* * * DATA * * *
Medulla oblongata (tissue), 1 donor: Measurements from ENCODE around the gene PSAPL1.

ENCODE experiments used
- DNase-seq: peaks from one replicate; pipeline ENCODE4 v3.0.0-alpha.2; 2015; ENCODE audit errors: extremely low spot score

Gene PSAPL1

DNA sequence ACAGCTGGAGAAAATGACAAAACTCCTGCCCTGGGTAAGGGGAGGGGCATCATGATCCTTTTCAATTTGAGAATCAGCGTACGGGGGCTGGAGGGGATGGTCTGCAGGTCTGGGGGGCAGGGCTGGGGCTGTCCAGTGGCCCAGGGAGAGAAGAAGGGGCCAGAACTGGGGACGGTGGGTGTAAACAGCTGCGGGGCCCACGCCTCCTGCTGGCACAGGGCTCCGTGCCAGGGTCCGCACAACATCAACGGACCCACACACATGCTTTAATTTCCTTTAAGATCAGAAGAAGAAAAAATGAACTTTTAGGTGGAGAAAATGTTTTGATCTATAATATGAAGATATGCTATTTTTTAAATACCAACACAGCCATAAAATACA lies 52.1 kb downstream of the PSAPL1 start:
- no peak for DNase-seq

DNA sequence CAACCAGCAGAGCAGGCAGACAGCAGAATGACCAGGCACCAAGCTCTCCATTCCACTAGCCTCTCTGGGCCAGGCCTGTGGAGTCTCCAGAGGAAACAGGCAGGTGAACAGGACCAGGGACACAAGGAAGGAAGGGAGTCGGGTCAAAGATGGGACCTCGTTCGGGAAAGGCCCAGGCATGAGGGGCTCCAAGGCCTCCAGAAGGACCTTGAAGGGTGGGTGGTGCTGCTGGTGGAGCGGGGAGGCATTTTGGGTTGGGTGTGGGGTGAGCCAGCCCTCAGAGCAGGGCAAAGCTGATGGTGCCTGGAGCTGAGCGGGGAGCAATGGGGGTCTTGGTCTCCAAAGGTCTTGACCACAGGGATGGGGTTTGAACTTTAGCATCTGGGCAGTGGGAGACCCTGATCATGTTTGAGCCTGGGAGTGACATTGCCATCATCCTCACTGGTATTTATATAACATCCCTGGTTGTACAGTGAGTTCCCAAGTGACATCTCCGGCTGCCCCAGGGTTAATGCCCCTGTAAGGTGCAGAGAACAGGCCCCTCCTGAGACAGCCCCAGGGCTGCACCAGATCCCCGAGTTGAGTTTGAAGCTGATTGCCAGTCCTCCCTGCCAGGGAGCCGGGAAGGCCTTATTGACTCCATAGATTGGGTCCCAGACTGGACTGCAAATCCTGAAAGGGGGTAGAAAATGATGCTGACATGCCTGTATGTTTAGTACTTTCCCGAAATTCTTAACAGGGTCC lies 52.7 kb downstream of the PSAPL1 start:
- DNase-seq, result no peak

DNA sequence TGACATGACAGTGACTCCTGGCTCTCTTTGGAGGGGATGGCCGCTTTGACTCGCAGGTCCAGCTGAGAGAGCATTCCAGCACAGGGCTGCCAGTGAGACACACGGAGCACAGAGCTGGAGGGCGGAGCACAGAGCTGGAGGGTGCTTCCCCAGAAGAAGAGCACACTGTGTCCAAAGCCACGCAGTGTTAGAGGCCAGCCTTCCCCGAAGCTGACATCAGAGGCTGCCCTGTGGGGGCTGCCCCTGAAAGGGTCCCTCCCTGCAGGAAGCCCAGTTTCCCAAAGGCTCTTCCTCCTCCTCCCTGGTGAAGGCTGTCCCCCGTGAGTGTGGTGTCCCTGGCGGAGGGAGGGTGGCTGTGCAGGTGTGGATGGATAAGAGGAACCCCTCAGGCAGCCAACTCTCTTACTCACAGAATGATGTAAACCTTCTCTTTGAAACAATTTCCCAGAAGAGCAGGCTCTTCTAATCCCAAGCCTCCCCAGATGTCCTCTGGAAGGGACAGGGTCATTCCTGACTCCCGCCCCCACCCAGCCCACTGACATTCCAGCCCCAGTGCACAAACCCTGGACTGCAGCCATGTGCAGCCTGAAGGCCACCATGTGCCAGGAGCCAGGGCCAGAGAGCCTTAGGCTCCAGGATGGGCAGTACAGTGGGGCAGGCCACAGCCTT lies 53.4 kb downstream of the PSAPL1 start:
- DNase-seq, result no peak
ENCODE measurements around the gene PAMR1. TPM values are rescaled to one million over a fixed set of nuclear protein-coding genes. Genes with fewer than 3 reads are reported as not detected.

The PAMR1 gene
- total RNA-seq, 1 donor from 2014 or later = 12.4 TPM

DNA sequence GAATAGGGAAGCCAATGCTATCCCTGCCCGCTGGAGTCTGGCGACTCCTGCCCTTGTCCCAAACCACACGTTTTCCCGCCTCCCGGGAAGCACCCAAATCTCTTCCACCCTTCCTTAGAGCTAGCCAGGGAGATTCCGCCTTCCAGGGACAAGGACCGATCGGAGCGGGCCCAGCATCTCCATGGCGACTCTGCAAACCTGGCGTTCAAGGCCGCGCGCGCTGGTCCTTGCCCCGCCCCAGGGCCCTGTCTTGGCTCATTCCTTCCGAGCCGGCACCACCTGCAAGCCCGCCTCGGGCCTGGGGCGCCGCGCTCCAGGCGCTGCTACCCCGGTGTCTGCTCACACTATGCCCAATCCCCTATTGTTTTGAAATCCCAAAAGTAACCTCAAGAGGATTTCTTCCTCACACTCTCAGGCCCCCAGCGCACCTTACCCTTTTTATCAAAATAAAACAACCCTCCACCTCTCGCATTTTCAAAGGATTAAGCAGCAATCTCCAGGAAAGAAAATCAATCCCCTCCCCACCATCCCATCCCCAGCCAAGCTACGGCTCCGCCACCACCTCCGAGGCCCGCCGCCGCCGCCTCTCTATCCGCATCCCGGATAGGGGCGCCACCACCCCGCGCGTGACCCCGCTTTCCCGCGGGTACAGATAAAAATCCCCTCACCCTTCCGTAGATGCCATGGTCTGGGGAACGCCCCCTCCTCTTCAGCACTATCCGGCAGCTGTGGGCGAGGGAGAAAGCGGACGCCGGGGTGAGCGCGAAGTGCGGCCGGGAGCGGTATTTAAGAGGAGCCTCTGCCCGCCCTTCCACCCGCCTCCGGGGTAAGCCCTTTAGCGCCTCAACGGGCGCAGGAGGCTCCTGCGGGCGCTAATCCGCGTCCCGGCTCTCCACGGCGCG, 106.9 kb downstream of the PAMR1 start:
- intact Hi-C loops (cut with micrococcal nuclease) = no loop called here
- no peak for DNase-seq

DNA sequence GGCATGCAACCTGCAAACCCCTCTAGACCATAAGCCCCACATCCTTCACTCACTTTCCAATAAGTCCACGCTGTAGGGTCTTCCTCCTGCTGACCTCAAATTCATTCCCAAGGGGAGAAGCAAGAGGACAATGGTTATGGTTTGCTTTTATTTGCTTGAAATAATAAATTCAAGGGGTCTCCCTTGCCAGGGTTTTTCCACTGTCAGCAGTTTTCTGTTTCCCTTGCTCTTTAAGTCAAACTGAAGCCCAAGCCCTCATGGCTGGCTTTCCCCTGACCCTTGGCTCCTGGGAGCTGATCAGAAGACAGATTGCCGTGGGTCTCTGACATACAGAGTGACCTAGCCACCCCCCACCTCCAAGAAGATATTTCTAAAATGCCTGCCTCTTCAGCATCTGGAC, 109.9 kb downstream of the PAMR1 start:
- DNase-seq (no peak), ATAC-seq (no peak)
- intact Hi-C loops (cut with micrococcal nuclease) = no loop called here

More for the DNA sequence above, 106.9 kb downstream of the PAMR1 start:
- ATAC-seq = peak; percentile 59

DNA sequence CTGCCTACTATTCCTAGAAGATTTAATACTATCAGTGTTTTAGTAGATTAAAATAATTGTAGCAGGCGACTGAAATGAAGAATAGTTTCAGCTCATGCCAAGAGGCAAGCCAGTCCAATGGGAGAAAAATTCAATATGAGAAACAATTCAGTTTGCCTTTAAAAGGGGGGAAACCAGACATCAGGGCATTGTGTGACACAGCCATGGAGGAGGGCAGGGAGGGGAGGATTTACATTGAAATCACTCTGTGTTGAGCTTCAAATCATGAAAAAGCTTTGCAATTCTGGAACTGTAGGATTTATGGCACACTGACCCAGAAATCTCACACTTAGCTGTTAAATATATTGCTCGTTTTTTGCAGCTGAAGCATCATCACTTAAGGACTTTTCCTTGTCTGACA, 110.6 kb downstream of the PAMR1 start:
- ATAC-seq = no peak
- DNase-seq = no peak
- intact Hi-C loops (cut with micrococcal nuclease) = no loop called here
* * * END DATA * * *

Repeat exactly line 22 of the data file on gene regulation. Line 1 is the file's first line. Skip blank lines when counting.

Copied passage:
DNA sequence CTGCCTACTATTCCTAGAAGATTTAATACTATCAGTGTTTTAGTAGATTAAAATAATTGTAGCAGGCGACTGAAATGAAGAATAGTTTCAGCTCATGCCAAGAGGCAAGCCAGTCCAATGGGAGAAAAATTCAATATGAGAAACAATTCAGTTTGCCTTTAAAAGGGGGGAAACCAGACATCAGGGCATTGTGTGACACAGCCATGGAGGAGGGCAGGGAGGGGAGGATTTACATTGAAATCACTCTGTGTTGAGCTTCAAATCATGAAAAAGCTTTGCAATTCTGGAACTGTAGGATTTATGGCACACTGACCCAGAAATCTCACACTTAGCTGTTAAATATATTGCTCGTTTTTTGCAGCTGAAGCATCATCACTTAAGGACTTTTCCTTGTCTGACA, 110.6 kb downstream of the PAMR1 start: